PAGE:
Solid Signal sells a lot of splitters. Yeah, a lot of them. At the moment I’m writing this article, we’ve got 3,887 listed. How can a regular person understand which one to get?
The easy stuff
Obviously there are 2-way splitters, 4-way splitters, 8-way splitters, et cetera. This article isn’t really about that but let me just get that discussion out of the way. You should use the smallest splitter that you can get away with. If you think you’re future-proofing your system with a big splitter, what’s really happening is you’re making your current system less reliable.
You should also generally avoid splitters other than the 2, 4, and 8. Odd numbered splitters usually have the same loss as the next even numbered ones (in other words a 3-way is as bad as a 4-way) so you’re just losing ports. Splitters bigger than an 8-way are literally causing you to lose over 90% of the signal on each port. That’s a bad deal too.
Bandwidth – the ugly truth
All splitters, in fact all cables and devices made for any sort of video, have a defined bandwidth. Coaxial cable is able to carry all the things it does because different signals take up different “parts” of the cable. It’s very much like FM radio. There are many different signals and by “tuning” a different frequency you can get a different signal.
So, in order to work with different devices, you need equipment that can work with that device’s bandwidth.
Different kinds of things use different frequencies so that whenever possible, they can share the same wire. If two services use the same frequencies, then they can’t be used on the same cable or in the same splitter.
Bandwidth requirements for different services
TV antennas actually are the simplest things you can connect to a splitter. Broadcast TV technology may have gone digital, but the technology used to broadcast it is almost 100 years old. So, the requirements aren’t that great for a splitter.
Look for a splitter than can handle 50-800MHz. Generally you will find splitters that work with much larger ranges. If you have a splitter with much more range, like one of the ones below, it could work for you.
Cable TV and headend systems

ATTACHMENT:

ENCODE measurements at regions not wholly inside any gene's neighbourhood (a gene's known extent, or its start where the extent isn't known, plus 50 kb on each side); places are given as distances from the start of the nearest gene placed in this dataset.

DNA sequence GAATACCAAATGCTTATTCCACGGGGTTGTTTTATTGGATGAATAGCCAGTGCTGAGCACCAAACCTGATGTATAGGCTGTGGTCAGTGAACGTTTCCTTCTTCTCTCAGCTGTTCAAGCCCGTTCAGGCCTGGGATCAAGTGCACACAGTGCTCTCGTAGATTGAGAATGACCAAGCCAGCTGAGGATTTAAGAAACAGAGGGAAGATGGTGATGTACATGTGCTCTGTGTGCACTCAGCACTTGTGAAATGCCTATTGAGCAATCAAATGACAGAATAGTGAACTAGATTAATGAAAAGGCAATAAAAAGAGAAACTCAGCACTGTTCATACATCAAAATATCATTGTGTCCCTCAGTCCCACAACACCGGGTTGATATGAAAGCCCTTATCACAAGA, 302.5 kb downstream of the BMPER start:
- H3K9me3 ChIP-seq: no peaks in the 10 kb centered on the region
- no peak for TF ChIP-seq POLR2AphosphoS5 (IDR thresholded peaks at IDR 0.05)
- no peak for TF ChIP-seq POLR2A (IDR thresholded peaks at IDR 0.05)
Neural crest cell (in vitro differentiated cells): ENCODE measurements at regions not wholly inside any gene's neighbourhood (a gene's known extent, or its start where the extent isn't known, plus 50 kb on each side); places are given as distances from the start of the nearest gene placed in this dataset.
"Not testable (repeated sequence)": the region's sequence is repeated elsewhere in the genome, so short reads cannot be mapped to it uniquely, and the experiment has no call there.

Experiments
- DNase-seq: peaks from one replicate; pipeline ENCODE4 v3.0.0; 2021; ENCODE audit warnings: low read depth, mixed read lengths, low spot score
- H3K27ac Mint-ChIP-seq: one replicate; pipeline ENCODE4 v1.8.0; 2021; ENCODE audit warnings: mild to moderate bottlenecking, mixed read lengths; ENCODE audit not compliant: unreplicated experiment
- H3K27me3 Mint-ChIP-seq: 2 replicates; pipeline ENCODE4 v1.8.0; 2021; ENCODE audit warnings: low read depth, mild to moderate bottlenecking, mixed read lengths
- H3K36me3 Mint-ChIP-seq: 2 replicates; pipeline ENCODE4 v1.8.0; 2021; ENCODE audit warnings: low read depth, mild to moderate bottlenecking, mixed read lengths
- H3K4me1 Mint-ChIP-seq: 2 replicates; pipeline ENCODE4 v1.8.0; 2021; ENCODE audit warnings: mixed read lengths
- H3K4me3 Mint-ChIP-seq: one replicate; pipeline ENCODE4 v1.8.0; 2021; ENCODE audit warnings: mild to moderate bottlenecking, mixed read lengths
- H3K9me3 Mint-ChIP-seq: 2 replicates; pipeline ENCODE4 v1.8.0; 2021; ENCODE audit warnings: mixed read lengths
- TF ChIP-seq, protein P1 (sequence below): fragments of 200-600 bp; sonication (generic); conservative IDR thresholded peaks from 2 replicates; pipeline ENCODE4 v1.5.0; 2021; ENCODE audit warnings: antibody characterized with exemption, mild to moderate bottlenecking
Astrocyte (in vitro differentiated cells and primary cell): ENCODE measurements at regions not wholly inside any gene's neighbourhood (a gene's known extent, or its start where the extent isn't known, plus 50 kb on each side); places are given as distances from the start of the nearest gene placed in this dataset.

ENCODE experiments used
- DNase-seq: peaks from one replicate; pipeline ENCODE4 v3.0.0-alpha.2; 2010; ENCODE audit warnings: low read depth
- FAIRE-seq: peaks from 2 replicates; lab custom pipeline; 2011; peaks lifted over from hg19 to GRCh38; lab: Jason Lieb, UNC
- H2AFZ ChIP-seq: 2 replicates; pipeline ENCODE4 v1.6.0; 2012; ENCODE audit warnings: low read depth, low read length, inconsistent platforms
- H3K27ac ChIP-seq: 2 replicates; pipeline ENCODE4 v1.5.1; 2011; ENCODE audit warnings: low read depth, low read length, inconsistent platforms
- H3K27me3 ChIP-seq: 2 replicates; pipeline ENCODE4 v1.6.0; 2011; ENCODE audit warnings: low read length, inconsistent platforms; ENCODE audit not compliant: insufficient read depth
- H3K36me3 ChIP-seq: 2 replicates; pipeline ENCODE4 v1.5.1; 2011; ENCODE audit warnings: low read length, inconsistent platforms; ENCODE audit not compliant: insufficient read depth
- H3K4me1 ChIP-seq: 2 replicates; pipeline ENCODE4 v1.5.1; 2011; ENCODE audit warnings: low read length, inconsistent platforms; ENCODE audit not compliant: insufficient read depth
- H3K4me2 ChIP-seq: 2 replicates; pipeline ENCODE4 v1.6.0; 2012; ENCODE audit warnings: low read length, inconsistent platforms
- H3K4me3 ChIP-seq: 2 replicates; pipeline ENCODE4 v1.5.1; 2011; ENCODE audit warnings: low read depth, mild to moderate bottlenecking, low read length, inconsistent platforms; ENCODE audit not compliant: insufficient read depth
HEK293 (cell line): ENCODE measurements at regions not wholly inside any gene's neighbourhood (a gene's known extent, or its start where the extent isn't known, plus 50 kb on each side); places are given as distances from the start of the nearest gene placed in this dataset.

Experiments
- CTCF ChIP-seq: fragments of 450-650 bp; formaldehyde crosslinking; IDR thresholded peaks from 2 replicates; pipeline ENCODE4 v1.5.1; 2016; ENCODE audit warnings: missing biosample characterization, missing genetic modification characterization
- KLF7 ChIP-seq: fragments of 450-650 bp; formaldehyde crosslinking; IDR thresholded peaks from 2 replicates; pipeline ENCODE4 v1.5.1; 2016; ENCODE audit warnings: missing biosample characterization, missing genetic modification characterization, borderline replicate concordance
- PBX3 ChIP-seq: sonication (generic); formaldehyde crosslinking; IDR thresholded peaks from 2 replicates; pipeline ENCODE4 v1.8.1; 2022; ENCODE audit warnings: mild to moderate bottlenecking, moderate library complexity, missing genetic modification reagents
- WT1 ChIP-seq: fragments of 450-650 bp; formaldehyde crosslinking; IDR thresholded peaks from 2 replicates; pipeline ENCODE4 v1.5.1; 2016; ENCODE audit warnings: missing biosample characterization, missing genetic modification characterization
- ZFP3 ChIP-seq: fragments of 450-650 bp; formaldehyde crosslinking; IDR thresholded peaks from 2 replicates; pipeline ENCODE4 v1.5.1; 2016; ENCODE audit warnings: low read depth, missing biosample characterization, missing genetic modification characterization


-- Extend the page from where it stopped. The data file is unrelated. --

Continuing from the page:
There’s a lot packed into a cable system and it takes a lot of bandwidth. Cable TV uses the same bandwidth as broadcast TV but adds more. The lower frequency ranges are usually used for internet while the higher ones let you have more channels than you can get off broadcast.
Here, choose a splitter that can handle 5-1000MHz. This is the generally acceptable range for a splitter for that kind of system. However, each cable system is different. If you already have a splitter in your house, see if it has specs on it. If it’s not “provider-branded,” in other words if it doesn’t say “Spectrum” or “Comcast” on it, then we probably carry the exact same one.
Cell boosters use the same frequencies as the cellular radios. These frequencies are higher than broadcast television so that there isn’t any interference between the two. Generally, cell booster splitters are the same as older satellite TV splitters, because they use many of the same frequencies.
For cell boosters, your splitter needs to work with frequencies from 600-1900MHz. As I said above, it’s ok if the frequency range is bigger than that.
DISH satellite (and older DIRECTV satellite)
Satellite TV systems are the most complex. Satellite TV systems carry thousands of channels from multiple sources. Not only that, a satellite system is usually designed to work with cable internet, so that professional installers can put them both on the same wire.
Satellite TV splitters must handle frequencies from 5-2150MHz. While the satellite part is really only 900-2150, that extra range is used to let cable internet signals go through the same splitter if need be.
In modern DISH systems, there are devices that look like splitters but are actually referred to as “nodes.” They help distribute the signals from a Hopper DVR. While DISH Hopper setups can also use splitters, if what you see has a DISH logo on it, it’s a node not a splitter and the two aren’t interchangeable.
Modern DIRECTV systems use special splitters. These splitters are rated from 2-2150MHz but really just use three ranges: 2.3MHz, 450-600MHz, and 1700-1850MHz. These special splitters allow DIRECTV receivers, DVRs, and clients to talk to each other efficiently. DIRECTV splitters are actually not very good for “general purpose” use and shouldn’t be used that way.
If your splitter has a green label with a DIRECTV logo, it should only be replaced with another splitter that looks the same.
Which splitter to buy?
If you’re looking to expand, the easiest thing to do is find another splitter that is the same brand but has more ports. There is usually a model number and brand logo on every splitter. By doing this, you’ll know that you’re ok.
If you’re starting from scratch, just find a splitter that matches the bandwidth that I’ve laid out above and everything should be fine. Of course, you’ll find the best selection at SolidSignal.com.